This session works on players reading the situation and not being afraid to give up ground as long as the tackle is made. Sometimes the tackler needs to accept that he cannot “win” the contact, but still needs to bring the ball carrier to ground effectively. MORE
Adapting training to best prepare community players
I wanted to share my experience of developing my coaching, based on making changes as things went well or went wrong. It’s a very personal journey of how I developed as a coach myself.
I begin this article wanting you to know that this is the first time I have ever written anything like this. I have never put into words my coaching journey or written examples that have and haven’t worked for me.
There is no science or research behind any of the examples below. They are purely experiences from my own playing and ideas that have come to mind or I have taken elsewhere.
My rugby journey seems to be very short in comparison to many other coaches’ journeys. I started playing at aged 14 at school, joined the local rugby club, carried on enjoying rugby and managed to work towards a place in the RGC academy, North Wales in 2010 when it was launched.
That is where I began to realise I enjoyed coaching having done some small coaching roles whilst at sixth form. Following my two years in the academy I signed a senior contract with RGC team who had started playing competitive rugby in 2012 and am currently still involved.
Alongside training and playing after finishing in school I took up a sports assistant role at the school assisting in a variety of coaching roles across several sports. This is where I started to believe coaching would be a very enjoyable career.
Whilst in my second year as a sports assistant I was told about a job at Ysgol Glan Clwyd to develop rugby within the school. This was obviously a great opportunity as YGC was a Welsh medium school.
I was hesitant to apply. However, after many words of support from those close to me I applied and was successful. The role really made me realise how important the Welsh language was to me and how exciting and inclusive rugby can be.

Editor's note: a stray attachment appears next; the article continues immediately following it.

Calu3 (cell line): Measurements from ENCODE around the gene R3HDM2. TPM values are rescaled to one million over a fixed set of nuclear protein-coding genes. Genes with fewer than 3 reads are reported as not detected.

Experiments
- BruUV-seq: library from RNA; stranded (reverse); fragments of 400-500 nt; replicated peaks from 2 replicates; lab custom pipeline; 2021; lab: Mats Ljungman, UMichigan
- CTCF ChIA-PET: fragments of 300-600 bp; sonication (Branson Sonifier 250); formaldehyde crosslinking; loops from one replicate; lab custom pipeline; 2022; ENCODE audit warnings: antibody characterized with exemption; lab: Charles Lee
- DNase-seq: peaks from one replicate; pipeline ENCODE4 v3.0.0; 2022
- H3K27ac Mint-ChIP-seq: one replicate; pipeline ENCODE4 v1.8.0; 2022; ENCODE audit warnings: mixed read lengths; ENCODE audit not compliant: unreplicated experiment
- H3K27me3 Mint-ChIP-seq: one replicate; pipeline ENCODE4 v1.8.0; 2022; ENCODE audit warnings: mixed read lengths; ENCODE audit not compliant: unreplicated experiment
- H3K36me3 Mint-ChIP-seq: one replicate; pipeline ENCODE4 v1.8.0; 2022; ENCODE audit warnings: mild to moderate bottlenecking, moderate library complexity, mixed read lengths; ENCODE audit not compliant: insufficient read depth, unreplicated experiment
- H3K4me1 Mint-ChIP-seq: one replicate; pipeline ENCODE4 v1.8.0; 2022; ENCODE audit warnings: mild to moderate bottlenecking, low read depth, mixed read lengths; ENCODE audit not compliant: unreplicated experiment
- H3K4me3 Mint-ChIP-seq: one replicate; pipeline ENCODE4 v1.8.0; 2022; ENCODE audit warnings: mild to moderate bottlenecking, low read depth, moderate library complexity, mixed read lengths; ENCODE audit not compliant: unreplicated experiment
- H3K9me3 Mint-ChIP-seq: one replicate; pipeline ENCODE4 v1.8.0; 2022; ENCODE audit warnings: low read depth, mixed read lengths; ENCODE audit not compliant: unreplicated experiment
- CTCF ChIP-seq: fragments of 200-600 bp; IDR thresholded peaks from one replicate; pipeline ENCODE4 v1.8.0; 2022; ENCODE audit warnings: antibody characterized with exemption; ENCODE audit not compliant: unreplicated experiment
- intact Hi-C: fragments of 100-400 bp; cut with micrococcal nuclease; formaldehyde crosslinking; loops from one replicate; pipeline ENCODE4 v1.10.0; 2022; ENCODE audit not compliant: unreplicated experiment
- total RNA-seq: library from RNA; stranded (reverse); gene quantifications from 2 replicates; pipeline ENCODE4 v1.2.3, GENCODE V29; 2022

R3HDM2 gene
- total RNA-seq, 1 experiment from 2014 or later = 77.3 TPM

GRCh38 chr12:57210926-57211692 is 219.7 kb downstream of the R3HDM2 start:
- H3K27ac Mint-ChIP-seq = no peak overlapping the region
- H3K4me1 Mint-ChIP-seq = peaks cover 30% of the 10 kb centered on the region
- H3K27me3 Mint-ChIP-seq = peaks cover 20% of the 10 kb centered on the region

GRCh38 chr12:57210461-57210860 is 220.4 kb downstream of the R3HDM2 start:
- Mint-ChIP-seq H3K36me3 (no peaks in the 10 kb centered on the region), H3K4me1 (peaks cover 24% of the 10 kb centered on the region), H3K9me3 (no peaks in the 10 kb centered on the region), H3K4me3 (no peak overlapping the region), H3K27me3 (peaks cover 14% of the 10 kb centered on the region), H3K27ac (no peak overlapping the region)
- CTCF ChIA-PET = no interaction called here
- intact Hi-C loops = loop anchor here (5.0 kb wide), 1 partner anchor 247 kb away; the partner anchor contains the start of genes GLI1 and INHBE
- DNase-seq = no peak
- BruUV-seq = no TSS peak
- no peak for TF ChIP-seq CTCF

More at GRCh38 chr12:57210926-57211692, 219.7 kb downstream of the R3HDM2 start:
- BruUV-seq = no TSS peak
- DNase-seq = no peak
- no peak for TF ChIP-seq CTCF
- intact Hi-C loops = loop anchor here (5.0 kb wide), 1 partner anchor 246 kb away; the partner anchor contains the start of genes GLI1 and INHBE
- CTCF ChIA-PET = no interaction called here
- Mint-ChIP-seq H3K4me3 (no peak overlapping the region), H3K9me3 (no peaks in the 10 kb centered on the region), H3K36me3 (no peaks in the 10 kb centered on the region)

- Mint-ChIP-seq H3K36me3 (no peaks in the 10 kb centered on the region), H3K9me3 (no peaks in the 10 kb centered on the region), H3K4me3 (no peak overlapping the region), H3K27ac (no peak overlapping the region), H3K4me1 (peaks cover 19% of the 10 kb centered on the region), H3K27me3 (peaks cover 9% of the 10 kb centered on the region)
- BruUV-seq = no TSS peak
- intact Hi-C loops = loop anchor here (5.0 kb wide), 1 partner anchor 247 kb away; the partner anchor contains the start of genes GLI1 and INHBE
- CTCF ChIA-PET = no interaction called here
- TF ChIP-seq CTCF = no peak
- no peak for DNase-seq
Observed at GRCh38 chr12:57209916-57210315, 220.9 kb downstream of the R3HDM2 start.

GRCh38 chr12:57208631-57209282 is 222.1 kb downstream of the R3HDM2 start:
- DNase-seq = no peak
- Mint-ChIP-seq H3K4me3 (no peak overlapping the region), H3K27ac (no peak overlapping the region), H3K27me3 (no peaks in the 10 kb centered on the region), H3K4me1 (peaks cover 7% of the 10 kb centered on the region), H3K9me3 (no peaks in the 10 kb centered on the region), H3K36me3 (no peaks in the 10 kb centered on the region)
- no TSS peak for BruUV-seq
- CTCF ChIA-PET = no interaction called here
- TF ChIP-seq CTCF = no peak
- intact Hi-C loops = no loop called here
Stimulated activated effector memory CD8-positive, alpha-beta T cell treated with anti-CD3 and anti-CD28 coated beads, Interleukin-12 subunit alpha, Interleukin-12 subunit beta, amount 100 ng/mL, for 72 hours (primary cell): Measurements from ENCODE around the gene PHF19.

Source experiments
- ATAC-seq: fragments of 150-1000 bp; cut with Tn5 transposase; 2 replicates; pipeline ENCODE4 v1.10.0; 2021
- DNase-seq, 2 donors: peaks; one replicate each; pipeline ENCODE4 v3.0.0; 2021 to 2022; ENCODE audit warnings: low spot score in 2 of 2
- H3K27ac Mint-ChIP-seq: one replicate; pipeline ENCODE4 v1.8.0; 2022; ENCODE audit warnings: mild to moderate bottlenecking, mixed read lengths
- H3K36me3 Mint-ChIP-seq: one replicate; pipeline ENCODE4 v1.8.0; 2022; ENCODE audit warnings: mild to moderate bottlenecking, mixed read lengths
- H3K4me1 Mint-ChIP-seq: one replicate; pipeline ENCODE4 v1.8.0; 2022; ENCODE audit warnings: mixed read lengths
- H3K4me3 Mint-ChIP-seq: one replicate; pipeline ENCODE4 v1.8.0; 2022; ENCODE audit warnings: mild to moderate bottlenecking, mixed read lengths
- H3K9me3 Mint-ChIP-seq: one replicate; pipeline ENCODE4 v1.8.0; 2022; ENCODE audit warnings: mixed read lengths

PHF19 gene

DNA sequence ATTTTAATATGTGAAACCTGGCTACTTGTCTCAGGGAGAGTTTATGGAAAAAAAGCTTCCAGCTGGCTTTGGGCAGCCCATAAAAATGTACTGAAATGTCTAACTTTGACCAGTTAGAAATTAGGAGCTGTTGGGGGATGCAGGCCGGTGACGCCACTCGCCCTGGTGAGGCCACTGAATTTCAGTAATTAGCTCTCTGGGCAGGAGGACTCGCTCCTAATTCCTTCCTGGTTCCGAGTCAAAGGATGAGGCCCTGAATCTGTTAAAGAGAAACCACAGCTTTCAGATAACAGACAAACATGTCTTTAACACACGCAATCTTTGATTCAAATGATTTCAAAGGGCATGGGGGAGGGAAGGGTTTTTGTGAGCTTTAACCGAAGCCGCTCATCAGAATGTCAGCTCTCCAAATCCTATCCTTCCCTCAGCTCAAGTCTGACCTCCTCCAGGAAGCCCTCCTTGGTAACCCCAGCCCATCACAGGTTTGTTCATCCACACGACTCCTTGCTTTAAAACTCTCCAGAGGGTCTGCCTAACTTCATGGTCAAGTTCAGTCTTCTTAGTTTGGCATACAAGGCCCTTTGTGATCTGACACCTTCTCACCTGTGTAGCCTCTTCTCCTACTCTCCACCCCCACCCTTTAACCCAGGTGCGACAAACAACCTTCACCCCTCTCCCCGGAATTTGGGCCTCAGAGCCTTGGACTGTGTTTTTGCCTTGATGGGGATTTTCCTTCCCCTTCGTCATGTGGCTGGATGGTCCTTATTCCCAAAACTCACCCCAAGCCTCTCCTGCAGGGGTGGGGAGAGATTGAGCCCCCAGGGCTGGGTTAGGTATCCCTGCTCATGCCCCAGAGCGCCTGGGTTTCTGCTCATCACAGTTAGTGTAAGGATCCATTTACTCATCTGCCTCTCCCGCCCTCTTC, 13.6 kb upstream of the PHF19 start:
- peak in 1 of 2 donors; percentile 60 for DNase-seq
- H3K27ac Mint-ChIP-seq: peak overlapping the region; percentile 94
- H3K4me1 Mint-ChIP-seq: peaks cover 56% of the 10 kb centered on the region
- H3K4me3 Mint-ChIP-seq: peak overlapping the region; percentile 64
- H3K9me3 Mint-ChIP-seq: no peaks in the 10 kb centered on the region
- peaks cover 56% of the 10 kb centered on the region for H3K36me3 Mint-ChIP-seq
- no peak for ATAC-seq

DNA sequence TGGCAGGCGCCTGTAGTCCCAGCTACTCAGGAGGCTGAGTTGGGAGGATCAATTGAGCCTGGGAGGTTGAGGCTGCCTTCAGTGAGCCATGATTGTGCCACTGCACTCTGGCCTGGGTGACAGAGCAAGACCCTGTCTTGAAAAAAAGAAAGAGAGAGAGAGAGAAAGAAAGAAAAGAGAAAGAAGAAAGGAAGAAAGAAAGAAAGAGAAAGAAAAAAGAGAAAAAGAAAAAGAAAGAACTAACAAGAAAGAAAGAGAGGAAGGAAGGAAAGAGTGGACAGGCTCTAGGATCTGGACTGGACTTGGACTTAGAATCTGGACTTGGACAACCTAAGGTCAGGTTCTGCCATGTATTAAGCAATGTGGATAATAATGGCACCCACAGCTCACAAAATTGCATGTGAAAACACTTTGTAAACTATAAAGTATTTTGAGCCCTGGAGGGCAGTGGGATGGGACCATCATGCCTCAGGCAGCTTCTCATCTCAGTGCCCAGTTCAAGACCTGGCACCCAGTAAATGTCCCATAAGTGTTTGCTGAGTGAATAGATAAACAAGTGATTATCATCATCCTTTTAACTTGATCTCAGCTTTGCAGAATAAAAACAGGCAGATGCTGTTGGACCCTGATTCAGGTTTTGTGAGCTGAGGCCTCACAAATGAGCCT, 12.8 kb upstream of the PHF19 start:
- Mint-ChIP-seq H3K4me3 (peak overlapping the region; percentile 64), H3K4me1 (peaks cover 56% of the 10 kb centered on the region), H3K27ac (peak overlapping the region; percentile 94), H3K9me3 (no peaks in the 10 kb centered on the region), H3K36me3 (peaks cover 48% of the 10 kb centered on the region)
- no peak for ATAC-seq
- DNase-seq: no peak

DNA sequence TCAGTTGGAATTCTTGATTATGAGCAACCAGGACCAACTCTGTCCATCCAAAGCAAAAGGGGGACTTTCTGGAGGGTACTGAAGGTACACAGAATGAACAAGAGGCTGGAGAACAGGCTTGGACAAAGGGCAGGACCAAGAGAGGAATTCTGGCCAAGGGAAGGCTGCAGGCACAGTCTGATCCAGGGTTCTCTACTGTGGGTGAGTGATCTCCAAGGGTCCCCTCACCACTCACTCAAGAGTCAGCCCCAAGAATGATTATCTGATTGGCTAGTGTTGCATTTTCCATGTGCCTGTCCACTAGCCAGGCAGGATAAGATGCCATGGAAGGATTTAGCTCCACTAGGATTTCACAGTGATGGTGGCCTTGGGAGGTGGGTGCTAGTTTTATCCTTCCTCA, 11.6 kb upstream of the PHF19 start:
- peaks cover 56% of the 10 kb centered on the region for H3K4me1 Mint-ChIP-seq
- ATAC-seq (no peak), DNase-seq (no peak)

Following a fantastic four years at YGC, a new role came up at my old club Bangor in partnership with Bangor University.
This role would combine coaching in schools with coaching the mens and womens teams at the University. In addition to coaching, part of the role was to upskill university students and provide opportunities for them to volunteer and coach in the community. This could be at the schools, Bangor RFC or both.
THE COMMUNITY GAME
So, to why I write this column.
I contacted Dan to discuss research in injuries. I was interested in getting in touch as I’ve read some fantastic articles and watched brilliant videos all showing ways to develop as coaches, develop teams and so on. However, there were very few examples for the community game.
Maybe that’s down to me not looking further for examples or to who I follow on Twitter however. This led me, with Dan’s encouragement, to write this article about my approach to reducing injuries through proper session planning.
A NEED TO CHANGE
When I started coaching the University teams it was January 2019.
Halfway through the BUCS season (the inter-university championshsip), weather not so great I was pleased to see a high number of female and male students training. This was ideal for me as it helped plan some engaging sessions.
Yet, I hit a brick wall. This brick wall was a high number of injuries. Players would tell me they pulled a hamstring and wouldn’t be able to train or play for a month or so.
Some would pull up in contact situations in pain and be sent off to A&E for further examination only to find a sprain or small break. And finally, we had a few dislocations of shoulders and knee.
Something had to change. We couldn’t afford medical cover and what would that do? We couldn’t get into a gym. We couldn’t hire anyone for S&C. So, I had to look at me and my coaching.
MY TRAINING PLAN